The paintings had to first and foremost suit the medium on which they were to be presented and so we slowly identified those we wanted based on colour blends and the ability to work within a square crop. We then designed unique borders for each square, each inspired by the painting it was chosen to go with and utilising individual details seen in the work such as the detailing on an arch or the colouring of a piece of clothing.
Below is the Crivelli painting The Annunciation, With Saint Emidus as seen in the National Gallery which we have used as a design on one of our pocket squares.
Once designs were finalised we worked with their expert colourist to ensure that the sampling process gave us the closest possible match to the original painting before producing our finished product. This is a difficult task when printing complicated images with multiple colour blends onto silk but fully worth it when presented at the end with a stunning hand rolled silk pocket square featuring an absolutely stunning piece of art.
To really ensure you have a truly luxury pocket square you really need to look carefully at the way the edges of the pocket square are finished. We would always recommend that you have a hand rolled hem as this is the only way to give you the best possible look when folding the pocket square for your sports jacket, blazer or suit. The process of hand rolling ensures that you have a nice plump finish all along the edge of your square and this will act as a way of providing structural integrity to your square when folded. When machine finished you will find that you end up with a very flat edge as it has been slightly pressed down by the machine. This can cause the corners of your square to droop when sticking from your pocket but also flattens the square in general when folded and so you may also find you get slippage within the pocket, especially if moving around at pace, and so you’ll have to keep having to fish your pocket square out and readjust!
We spent a long time deciding what size our pocket squares should be but found that it is often dependent on the material that you’re using. Effectively, you want the right balance between a large enough square to provide some structural integrity when in the pocket (thus again avoiding slippage as with the hand rolled hems) while avoiding the puffing effect that this can have on some jacket pockets. What you tend to find with some retailers of lower quality squares is that they will be 30x30cm or 32x32cm when finished and this is often down to the fact that they can produce more per length of silk/linen and therefore increase margins. In terms of silk pocket squares, we felt that the only way to have a truly luxury product was to produce the size that would best suit the needs of the customer and so we finish ours at 42x42cm.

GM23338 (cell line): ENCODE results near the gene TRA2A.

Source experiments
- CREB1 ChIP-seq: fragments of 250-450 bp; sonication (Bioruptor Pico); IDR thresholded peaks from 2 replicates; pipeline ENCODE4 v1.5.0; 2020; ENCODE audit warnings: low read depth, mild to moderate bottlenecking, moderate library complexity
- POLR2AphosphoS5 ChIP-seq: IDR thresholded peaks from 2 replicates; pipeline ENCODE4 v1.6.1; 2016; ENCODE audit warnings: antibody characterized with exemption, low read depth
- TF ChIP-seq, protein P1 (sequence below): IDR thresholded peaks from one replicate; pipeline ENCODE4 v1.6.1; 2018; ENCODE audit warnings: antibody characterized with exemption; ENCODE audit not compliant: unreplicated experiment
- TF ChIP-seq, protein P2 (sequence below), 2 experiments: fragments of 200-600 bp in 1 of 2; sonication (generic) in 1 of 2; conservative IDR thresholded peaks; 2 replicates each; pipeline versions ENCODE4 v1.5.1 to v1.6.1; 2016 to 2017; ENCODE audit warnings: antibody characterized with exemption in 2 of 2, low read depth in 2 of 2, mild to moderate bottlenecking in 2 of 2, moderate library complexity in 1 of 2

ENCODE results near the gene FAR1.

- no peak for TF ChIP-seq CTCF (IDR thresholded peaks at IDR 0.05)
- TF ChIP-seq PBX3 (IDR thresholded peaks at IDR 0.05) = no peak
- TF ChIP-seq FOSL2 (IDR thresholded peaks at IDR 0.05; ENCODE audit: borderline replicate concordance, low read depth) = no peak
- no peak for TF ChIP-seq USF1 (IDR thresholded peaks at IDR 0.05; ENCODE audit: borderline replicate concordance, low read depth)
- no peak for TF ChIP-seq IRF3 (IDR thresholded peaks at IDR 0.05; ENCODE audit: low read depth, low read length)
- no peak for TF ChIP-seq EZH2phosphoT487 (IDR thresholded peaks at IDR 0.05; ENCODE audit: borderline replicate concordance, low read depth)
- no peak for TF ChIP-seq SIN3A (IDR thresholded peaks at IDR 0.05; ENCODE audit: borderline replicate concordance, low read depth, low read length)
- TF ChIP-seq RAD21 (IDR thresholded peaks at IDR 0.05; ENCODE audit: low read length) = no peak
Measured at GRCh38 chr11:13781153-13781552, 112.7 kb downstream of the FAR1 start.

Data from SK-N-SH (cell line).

Click here to view our full range of Hand Rolled Pocket Squares.
In our guide to grey suit combinations below, we will provide you with some general rules that will elevate and enhance your style. From bold to laid back, the grey suit is often the one to stand out in amongst the tide of black and navy options. In this post we'll cover:
In our minds, there is nothing more dashing and sharp as a suit when worn well. To bring out the best in your grey suit, it's important to get the right suit colour. Firstly, the basic shirt colours every man must have in his wardrobe are white and sky blue. These are both safe options that will allow you to create an array of classic options.
In general, a grey suit will always look good with a crisp white shirt and a black tie. However, we feel that this look has become such a staple that it actually comes across as bland. This is particularly true in a corporate environment where you might be faced with a small army of clones wearing the same combination. The best way to liven it up? Add an injection of colour. For example pairing it with a pink or green shirt. This is a bold look, but when worn with confidence will separate you as a man with true style.
Your usual sartorial sense would tell you that wearing a sky blue shirt would work, but this does depend on the shade of grey. If you are wearing a light grey suit, a sky blue shirt will appear so washed out you will completely lose the effect of the contrast. However, if you are wearing a dark grey suit, a crisp sky blue shirt can make the grey really shine, and that is a simple way of adding a subtle pop of colour. If you do want to introduce a sky blue shirt with a pale grey suit, go for a blue and white striped or checked number. This is a simple, yet effective way of making a statement without being too overt, while you will also get the effect of the contrasting shades.